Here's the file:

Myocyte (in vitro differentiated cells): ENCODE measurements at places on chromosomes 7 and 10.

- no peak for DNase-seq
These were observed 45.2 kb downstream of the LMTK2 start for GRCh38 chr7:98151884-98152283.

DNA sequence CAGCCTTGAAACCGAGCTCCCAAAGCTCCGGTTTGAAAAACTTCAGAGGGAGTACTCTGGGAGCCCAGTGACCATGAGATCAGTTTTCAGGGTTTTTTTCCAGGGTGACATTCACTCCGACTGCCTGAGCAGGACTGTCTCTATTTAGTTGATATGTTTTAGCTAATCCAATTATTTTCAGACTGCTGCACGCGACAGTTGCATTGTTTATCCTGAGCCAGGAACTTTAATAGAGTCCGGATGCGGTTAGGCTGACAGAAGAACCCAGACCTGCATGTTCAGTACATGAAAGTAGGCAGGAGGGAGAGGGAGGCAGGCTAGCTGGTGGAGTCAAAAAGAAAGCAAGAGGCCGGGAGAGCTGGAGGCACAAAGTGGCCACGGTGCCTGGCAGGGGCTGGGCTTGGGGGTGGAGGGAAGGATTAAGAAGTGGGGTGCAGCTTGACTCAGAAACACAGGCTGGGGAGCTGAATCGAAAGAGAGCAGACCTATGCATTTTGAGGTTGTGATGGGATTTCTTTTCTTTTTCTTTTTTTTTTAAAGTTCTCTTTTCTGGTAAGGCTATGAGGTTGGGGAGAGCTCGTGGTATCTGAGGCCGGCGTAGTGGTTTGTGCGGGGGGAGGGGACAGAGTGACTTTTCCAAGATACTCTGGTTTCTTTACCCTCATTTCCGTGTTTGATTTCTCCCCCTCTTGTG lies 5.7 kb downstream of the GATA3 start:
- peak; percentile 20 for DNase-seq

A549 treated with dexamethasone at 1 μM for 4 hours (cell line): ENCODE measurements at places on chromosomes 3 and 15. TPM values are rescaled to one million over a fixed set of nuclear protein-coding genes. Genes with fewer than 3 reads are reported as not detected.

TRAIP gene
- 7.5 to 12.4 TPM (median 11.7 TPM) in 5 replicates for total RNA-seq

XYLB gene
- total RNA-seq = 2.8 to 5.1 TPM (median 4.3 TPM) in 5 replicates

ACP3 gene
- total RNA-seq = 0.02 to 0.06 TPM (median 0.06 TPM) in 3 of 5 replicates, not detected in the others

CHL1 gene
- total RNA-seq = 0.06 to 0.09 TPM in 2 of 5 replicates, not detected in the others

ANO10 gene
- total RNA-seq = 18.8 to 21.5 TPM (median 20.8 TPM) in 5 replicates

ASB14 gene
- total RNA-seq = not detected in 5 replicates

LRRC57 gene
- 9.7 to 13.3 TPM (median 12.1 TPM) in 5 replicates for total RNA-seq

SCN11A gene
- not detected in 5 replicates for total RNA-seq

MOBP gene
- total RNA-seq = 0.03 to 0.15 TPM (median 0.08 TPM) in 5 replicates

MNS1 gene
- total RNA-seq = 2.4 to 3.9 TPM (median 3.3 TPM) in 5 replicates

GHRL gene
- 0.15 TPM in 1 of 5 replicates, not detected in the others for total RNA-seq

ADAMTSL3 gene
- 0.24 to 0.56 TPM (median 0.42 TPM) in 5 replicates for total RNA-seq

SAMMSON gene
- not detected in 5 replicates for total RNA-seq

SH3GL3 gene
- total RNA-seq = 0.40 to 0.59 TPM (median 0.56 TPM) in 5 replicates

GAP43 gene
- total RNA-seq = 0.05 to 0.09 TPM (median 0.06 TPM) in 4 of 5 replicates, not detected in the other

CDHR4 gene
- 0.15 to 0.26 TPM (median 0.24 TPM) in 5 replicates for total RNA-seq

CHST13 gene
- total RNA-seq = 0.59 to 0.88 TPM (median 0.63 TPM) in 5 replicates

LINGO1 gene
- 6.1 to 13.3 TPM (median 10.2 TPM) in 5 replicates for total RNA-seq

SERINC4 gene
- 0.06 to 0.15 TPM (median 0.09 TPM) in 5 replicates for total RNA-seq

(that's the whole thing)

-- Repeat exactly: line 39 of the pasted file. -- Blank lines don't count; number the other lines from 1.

CHST13 gene